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We live in what used to be a distinct small town outside of Baltimore. In the 18th century Richard Caton, the son-in-law of Charles Carroll of Carrollton, the longest-living signer of the Declaration of Independence, was commissioned to develop a tract of land along an old Indian trail that became a major road to the West, to the town of Frederick. At first, this Frederick Road offered only a rest stop for travelers, but the rest stop attracted other businesses and became known as Catonsville.

The location was a beautiful hilly, wooded area near the Patapsco River that attracted wealthy Baltimore families who built large, handsome summer homes to escape the city heat. As transportation between Catonsville and Baltimore improved, with a train, then trolley cars, and so on, the summer homes became year-round homes. More businesses were created to serve these new permanent residents and the workers they employed. For a mile or so, Frederick Road became the Main Street of Catonsville, and Catonsville, with its variety of residents, businesses, churches, fire department, and schools, became a small town in the 19th century.

Today Catonsville is indistinguishable from Baltimore City. It has been absorbed into the city. But the small town quality remains, with many stately homes on large properties still occupied and a thriving Main Street along Frederick Road.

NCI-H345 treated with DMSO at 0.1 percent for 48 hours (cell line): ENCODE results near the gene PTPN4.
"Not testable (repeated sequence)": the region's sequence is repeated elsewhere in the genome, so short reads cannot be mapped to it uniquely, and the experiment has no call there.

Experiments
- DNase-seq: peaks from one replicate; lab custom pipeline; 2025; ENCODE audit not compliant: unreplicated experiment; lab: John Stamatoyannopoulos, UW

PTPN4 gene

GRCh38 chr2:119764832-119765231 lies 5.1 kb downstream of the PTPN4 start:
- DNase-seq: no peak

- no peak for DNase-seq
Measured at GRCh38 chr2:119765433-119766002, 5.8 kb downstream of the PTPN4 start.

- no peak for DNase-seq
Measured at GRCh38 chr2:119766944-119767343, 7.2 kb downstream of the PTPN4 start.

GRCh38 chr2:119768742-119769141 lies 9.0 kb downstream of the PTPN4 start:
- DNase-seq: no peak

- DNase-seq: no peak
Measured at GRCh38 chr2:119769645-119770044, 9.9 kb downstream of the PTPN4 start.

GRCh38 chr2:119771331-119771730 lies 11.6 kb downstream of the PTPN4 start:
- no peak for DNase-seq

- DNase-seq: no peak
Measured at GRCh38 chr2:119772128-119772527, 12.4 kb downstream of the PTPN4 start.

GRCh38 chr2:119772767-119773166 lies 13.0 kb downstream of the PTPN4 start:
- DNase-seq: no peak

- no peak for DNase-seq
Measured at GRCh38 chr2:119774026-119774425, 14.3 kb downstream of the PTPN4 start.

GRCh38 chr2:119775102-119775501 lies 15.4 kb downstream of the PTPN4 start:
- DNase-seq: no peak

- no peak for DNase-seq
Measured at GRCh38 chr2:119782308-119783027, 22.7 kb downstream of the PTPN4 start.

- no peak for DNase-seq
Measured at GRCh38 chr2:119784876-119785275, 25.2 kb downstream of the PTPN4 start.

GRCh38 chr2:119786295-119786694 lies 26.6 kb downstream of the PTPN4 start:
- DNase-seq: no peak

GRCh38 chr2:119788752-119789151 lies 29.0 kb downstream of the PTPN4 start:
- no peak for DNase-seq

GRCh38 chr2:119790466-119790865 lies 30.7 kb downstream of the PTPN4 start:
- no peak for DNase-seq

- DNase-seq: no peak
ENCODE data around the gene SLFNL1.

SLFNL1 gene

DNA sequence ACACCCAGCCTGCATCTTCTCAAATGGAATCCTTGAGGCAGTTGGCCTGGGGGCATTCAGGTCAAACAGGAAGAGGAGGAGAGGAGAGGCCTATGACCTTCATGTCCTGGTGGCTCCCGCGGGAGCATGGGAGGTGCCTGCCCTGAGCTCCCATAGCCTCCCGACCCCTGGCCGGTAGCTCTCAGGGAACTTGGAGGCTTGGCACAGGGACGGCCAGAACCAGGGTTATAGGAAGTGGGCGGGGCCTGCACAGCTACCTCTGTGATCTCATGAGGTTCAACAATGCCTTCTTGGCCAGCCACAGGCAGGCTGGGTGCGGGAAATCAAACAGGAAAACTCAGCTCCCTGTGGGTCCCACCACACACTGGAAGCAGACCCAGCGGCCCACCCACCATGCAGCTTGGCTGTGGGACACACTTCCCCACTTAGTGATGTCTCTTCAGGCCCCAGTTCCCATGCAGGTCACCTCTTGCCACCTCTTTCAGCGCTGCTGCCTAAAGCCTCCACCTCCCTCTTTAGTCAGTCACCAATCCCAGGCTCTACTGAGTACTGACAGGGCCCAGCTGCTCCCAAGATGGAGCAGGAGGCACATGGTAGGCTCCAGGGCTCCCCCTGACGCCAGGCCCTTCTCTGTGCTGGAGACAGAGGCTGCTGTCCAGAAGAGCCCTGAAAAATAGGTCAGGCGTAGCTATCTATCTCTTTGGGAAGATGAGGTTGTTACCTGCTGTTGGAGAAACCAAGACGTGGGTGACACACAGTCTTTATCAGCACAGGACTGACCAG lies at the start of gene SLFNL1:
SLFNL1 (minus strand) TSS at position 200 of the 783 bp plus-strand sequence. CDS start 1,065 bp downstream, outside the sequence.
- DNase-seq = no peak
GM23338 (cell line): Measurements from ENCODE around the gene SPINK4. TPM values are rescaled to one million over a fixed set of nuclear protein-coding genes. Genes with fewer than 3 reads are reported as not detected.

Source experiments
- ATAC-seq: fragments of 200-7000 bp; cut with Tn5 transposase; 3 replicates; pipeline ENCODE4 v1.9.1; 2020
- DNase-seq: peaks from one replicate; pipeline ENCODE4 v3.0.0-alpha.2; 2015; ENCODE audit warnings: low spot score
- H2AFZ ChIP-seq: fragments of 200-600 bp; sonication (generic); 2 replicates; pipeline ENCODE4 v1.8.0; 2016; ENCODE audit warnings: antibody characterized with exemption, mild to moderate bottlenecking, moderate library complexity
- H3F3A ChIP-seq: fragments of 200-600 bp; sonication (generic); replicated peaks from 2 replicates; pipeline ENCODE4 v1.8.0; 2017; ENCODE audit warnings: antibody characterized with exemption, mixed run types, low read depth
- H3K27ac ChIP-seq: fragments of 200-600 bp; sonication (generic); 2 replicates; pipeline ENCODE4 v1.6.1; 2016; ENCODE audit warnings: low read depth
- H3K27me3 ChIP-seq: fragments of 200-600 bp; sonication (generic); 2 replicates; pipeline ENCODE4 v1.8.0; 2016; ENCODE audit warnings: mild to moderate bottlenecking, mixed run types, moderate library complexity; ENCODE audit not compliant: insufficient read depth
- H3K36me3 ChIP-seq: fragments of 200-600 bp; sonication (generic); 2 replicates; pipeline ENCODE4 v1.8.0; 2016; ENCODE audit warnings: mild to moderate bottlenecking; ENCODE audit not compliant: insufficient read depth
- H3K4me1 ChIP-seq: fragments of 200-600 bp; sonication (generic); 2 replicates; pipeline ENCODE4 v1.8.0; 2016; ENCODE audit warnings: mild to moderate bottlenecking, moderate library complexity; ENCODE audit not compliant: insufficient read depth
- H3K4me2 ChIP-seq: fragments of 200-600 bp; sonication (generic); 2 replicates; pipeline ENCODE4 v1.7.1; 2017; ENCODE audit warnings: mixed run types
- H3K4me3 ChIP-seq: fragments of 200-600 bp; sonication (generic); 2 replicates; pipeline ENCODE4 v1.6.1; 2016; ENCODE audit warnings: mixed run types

For 61 years Catonsville has held a Fourth of July celebration–a day full of family activities, a major parade in the afternoon, and fireworks in the evening. This event draws large crowds. More than a week before the parade, people who live along Frederick Road, the parade route, stake their claims to viewing sites. For a mile or more along the road, in the residential section just beyond the commercial area, people put out lawn chairs as place-holders. Sometimes there are a dozen or more plastic chairs in a row. Some people stretch ropes between poles to indicate their claim, and others put out trash cans or spread plastic tarpaulins and other articles to hold their area. Those items sit along Frederick Road until after the parade, and apparently there are no thefts!

As we rode home from the restaurant at 8:00 last night, I shot this view of one family’s reserved viewing site for the big parade a week from now, next Friday.

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